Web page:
For a Czech interested in Middle East affairs, it became a bit uncomfortable to read Israeli newspapers last week. After 27 years of Czech pro-Israeli stances, Prague suddenly became an object of disfavor, if not disgust. According to some readers, Czechs are “pathetic,” their country should be “given to the Soviets” or “Austria” because they “went the way of the other European anti-Semites.” Last but not least, stupid citizens of “Czechoslovakia” should “learn some geography.”
The cause of this fall from grace is a recent controversial decision by the Czech Ministry of Education. After complaints by several local Palestinians (and a Palestinian diplomat), the ministry asked a school textbook publisher to list Tel Aviv, not Jerusalem, as capital of Israel in the next edition of its atlas. Virtually all of the Israeli news sites I know of published articles about this colossal Israeli diplomatic disaster. Even the publisher, who originally stated Jerusalem as the capital of Israel, is reportedly receiving angry emails from Israel and America accusing it of anti-Semitism.
Gone, it seems, are the days when Israelis praised Czech prime ministers for equating Arafat with Hitler and defending Israel’s right to respond as needed to terrorism. Forgotten are all the maneuvering Czechs (and some other post-Communist countries) did to balance EU positions regarding the Israeli-Arab conflict. Who cares that the Czech nation remains one of the friendliest to Jews on the Continent. It is Prague, not Tehran, that is now the object of unbridled hostility.
I am neither surprised nor insulted. As journalist, I have my own experience with certain kinds of readers, and know a bit about the strange world of the Internet discussions. What does worry me is to hear that this absurd atlas issue is being seriously dealt with by the highest political circles in Jerusalem (capital or not)! Does the Israeli government have no higher priorities these days? Is it not busy dealing with Iran, ISIS, Hezbollah, Hamas, or even recent American protests against new settlements?
In fact, the whole thing is a storm in a teacup, or, in this case, a beer stein. Virtually no Czech parent takes an interest in the question of Jerusalem vs Tel Aviv. (The decision of the Czech ministry is provisional anyway). Furthermore, Tel Aviv has already been stated as the Israeli capital in other Czech school atlases printed by another company.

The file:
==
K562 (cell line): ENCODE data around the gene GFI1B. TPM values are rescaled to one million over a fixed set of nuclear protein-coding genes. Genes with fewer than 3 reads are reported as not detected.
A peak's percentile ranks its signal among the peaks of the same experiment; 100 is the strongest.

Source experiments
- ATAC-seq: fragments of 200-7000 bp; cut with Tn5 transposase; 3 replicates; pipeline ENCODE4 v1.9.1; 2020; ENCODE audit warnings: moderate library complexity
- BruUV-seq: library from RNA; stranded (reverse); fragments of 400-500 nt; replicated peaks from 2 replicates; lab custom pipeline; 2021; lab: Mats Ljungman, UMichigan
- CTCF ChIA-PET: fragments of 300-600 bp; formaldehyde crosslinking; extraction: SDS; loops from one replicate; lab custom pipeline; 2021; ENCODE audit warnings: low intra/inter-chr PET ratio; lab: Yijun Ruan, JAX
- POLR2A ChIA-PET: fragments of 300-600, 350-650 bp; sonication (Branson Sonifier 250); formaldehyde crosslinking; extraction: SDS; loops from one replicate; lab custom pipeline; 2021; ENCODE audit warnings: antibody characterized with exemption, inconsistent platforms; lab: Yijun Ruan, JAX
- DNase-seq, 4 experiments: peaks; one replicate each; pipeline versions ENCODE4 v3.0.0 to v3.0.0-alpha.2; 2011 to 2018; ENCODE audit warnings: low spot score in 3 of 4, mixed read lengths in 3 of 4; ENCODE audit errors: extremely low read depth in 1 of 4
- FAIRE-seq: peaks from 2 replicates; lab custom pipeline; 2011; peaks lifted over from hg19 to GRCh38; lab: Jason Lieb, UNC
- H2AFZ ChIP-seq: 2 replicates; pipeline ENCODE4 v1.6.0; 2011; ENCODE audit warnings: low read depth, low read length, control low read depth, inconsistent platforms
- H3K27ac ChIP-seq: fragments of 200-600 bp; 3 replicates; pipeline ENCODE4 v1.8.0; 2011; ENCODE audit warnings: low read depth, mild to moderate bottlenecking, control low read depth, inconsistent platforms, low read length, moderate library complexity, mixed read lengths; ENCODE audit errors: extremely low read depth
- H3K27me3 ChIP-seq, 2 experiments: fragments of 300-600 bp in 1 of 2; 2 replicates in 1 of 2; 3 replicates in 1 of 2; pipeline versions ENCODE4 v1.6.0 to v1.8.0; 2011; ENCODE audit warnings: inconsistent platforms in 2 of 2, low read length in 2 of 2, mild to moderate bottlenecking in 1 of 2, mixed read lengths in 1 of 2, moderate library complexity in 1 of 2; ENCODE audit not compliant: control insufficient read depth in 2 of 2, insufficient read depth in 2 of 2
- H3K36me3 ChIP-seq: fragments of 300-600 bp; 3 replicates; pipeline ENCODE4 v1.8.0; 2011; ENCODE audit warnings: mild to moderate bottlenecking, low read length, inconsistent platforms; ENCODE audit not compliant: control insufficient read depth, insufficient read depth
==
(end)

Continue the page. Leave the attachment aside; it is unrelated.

More than anything, the whole thing is a non-issue. It does not signal any major policy change, as one might infer from the angry Israeli response. Czech Republic is a country that has been trying to defend the Israeli point of view within the EU and UN for more than 25 years and continues to do so. Still, it has always insisted that the solution lies in the creation of two states and has always called for bilateral Israeli-Palestinian agreement on questions such as Jerusalem. After all, Czechs never moved their embassy from Tel Aviv to Jerusalem.
Yes, the whole thing is pathetic. It is not so much about current Czech diplomacy as about contemporary Israel and (at least some) pro-Israel circles in English speaking countries. When viewed from Prague, the whole micro-affair has been blown out proportion, creating an hysterical, unproductive and unhealthy atmosphere. True, the matter of Jerusalem is very serious and Palestinians are becoming very effective in promoting their view. At the same time, one should be aware that the future of Jerusalem will not be decided on the pages of school atlases, and certainly not Czech school atlases.”
Jan Fingerland is a Czech journalist who specializes in Mideast affairs and serves as a foreign affairs commentator for Czech Radio in Prague. He conducted his post-doc research in 2007-8, at the Shalem Center in Jerusalem, where he wrote a paper on the attitudes post-Communist countries toward Israel.